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Diocese in O.C. Awash in Red Ink

Bishop reports losing $14 million for second straight year. Budget cuts are ordered.

November 04, 2002|William Lobdell | Times Staff Writer

The Roman Catholic Diocese of Orange has lost more than $14 million for a second straight year, in part because of losses in the stock market, and is ordering a second round of 5% budget cuts, church officials announced Sunday.

The back-to-back losses are the first in the diocese's 27-year history. Three years ago, it reported a surplus of $21.5 million, thanks largely to a windfall from stock investments.

Bishop of Orange Tod D. Brown, who released the report on the 2001-02 fiscal year to worshipers at Sunday services, said the losses over the last two years have been caused by a variety of factors: besides a sagging stock market, an unexpected rise in insurance costs, $12 million spent on critical needs at poor parishes, and $3.6 million to settle molestation claims.

To help cope with the decline, Brown in July had ordered department heads to reduce expenses 5%, and he asked for another 5% reduction last week. Combined, the cuts will bring back $1 million to the bottom line, officials said. To date, about a dozen jobs have been frozen or eliminated, with two employees laid off.

The report did contain a silver lining: The church's molestation scandals don't appear to have hurt giving by parishioners. Philip J. Reis, director of finance for the Orange diocese, said revenue from the churches' collections was up nearly 5% from the previous year.

The public airing of finances contrasts in style, if not substance, with the much larger Archdiocese of Los Angeles. Church officials in Los Angeles have not publicly released figures for even the previous fiscal year, which are now eight months overdue.

The four-page financial report given to Orange County Catholics included articles, color graphs, financial tables, charts and a note on where to find the complete audited statement.

The losses in Orange of more than $28 million over the last two years have depleted nearly two-thirds of available reserves. The diocese does have an additional $90.6 million in reserves designated for specific purposes. Stock market declines have lowered the value of the diocesan investment portfolio from $227 million three years ago to about $182 million by the end of September.

The Catholic Church's molestation scandal and the poor economic climate have again delayed the diocese's ambitious $100-million capital campaign to raise money for, among other things, a new parish and cathedral in Santa Ana and retirement housing for priests. The campaign was first announced more than two years ago.

For Brown, who oversees a rapidly growing flock that now numbers about 1 million, the financial troubles are vexing.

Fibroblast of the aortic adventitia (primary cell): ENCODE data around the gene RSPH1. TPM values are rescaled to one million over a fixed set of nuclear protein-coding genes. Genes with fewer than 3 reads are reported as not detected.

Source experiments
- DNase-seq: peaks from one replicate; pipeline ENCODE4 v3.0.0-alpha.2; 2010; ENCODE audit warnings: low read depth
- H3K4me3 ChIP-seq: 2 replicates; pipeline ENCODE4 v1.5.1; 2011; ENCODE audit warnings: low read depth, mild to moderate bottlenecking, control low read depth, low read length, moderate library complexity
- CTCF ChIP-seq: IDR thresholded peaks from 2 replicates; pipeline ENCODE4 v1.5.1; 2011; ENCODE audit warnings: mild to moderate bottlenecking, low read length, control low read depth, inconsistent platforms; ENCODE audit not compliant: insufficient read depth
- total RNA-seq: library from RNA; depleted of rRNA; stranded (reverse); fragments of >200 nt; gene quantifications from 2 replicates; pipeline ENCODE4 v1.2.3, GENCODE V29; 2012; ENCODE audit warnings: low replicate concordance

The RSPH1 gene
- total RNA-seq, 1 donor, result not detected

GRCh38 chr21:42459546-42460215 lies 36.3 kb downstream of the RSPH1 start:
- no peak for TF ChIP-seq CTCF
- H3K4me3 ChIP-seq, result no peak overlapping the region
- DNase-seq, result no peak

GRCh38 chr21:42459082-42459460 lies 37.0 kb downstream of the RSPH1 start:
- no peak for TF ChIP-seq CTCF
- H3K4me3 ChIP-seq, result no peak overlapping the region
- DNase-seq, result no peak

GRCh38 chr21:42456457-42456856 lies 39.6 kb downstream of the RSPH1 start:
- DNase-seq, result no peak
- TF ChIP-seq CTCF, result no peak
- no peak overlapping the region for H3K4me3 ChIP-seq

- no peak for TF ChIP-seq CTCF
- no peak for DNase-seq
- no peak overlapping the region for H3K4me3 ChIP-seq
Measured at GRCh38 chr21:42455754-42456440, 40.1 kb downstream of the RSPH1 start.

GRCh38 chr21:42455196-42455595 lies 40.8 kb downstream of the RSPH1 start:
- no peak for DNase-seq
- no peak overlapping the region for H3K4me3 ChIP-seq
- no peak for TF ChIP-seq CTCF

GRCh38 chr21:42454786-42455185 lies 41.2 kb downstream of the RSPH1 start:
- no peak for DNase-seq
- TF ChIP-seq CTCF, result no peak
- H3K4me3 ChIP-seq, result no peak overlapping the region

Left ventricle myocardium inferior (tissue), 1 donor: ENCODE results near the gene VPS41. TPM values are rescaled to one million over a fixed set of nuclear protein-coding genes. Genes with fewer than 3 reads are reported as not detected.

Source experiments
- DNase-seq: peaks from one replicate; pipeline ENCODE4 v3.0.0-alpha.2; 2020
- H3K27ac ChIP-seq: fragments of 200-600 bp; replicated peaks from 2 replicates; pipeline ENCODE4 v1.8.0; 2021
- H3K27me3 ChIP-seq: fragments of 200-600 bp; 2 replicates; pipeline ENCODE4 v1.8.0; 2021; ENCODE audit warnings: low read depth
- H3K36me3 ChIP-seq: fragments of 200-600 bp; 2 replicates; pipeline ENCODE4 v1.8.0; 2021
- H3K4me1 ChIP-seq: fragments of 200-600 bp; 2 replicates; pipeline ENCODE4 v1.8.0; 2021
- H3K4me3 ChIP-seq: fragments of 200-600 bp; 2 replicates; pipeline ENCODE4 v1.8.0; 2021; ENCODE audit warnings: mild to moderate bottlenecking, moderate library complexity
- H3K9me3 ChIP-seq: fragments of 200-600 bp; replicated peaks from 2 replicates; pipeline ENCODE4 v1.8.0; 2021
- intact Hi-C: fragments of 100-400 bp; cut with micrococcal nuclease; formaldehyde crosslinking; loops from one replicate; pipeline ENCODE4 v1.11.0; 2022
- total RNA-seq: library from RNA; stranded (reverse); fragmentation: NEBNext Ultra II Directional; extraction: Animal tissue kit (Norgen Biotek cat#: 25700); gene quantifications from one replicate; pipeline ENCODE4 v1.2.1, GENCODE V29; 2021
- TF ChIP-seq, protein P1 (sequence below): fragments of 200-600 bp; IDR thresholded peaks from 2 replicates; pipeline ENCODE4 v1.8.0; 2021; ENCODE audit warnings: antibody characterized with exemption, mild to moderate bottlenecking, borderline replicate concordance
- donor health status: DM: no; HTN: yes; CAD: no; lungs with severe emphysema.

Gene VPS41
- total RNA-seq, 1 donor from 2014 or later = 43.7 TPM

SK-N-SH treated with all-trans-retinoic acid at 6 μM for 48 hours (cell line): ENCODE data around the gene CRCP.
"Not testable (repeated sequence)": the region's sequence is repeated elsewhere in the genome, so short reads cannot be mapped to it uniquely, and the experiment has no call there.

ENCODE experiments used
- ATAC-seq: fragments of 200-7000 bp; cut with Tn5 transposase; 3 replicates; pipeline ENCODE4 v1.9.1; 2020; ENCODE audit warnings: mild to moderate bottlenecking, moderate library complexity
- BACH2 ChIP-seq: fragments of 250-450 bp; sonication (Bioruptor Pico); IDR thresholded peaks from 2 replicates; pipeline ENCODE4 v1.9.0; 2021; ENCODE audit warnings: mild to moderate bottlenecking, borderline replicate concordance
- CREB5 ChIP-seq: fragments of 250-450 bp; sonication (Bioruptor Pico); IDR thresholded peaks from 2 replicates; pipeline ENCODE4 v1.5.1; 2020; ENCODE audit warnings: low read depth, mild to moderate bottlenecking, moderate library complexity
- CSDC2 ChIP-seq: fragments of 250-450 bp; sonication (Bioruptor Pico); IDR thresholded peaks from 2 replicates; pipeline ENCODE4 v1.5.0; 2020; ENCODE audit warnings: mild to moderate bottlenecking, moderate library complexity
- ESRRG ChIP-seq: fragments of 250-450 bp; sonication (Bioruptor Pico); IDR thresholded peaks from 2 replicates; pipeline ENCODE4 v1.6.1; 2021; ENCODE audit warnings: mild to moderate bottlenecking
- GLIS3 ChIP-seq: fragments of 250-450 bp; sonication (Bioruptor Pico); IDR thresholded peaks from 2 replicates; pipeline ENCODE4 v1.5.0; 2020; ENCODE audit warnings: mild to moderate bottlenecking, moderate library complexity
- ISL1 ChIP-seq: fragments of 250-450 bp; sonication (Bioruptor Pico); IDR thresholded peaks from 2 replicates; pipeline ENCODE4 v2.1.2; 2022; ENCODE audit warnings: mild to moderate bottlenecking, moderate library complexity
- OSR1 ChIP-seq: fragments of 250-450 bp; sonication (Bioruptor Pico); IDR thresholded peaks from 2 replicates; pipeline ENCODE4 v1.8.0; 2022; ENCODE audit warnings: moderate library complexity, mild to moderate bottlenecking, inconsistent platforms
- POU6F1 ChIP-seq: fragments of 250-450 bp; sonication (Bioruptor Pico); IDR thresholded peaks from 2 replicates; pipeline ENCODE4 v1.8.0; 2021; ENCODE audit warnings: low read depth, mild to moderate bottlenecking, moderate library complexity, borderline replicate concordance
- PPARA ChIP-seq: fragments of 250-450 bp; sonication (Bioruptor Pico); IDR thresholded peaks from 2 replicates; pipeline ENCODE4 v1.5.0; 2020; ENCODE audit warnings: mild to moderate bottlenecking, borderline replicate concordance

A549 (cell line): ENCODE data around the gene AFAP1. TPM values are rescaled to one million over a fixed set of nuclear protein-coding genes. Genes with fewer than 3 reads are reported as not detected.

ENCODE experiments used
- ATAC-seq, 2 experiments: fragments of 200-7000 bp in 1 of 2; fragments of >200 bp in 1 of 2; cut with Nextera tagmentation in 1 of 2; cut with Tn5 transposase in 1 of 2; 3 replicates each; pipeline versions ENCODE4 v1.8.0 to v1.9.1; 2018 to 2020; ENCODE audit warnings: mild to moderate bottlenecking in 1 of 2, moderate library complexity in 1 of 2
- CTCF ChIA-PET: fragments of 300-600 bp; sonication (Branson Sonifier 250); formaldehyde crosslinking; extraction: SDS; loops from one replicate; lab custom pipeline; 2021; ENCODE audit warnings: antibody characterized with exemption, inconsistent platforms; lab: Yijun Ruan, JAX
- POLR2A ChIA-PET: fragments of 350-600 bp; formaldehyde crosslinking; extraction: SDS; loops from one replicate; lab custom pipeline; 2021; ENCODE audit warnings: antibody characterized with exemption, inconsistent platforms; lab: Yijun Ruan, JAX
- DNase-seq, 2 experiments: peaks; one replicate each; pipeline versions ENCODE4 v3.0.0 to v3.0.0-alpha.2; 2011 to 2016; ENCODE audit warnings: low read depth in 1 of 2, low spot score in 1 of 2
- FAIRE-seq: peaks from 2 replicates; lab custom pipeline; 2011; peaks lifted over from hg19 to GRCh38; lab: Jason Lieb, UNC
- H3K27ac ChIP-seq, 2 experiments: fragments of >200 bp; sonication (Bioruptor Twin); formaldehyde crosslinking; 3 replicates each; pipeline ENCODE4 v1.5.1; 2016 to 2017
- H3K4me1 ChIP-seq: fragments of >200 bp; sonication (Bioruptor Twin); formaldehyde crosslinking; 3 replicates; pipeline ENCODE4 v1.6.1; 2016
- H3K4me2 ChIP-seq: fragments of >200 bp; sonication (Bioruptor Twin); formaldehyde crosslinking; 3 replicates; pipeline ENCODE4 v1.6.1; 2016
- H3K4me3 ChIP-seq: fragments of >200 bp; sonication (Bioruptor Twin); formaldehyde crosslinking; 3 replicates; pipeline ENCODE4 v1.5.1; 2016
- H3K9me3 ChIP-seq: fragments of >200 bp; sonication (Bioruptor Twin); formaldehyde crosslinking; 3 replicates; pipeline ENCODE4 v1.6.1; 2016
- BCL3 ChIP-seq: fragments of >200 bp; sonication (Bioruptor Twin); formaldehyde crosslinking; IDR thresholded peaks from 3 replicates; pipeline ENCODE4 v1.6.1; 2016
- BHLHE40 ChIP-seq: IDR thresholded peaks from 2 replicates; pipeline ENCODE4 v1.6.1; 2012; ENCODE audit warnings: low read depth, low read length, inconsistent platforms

"It's tremendously frustrating," he said. "[But] it makes me more reliant on God. God, in time, will provide the funds we need to continue our mission. I'm not concerned about that. But I might not like the timing."

Brown said he feels compelled to publicly disseminate the financial information, a practice he started three years ago.

"People give money for specific causes," he said.

"We should try to let people know how the money is spent and where it goes," he continued. "I think that kind of information makes people have a certain comfort level."

The bishop also presented the news at diocesan headquarters last week for priests, laity and others.

Father Bill Barman, pastor of Our Lady of La Vang in Santa Ana, said he was especially pleased that the bishop invited lay members of each parish finance council.

"They asked the majority of questions," Barman said. "It was a very peaceful meeting, and a brilliant move. It makes the finances a nonissue. There was no subterfuge."

In Los Angeles, officials have declined to publicly release their 2000-01 report -- scheduled for publication last March in the Tidings, the archdiocesan newspaper -- or answer basic questions about church finances.

"Rapidly changing financial conditions and subsequent events related to the sexual-abuse crisis in the spring of 2002 made the publication of financial results from June 30, 2001, not relevant to current conditions," church officials said in a prepared statement released to The Times on Sunday.

Church officials did say that the report for the fiscal year ending in June of this year will be published in the Tidings early next year, ahead of the usual March or April deadline, and will contain information from the unreleased 2000-01 report. Financial reporting for the archdiocese always lags behind Orange because of budget complexities brought on by size and different accounting methods, church officials said. The archdiocese serves 5 million parishioners, about five times as many as Orange.

The archdiocese is in the middle of a budget crisis that led in September to the surprise elimination of seven church ministries, retrenchment in others and layoffs of at least 60 workers one week after the opening of the $189-million Cathedral of Our Lady of the Angels.

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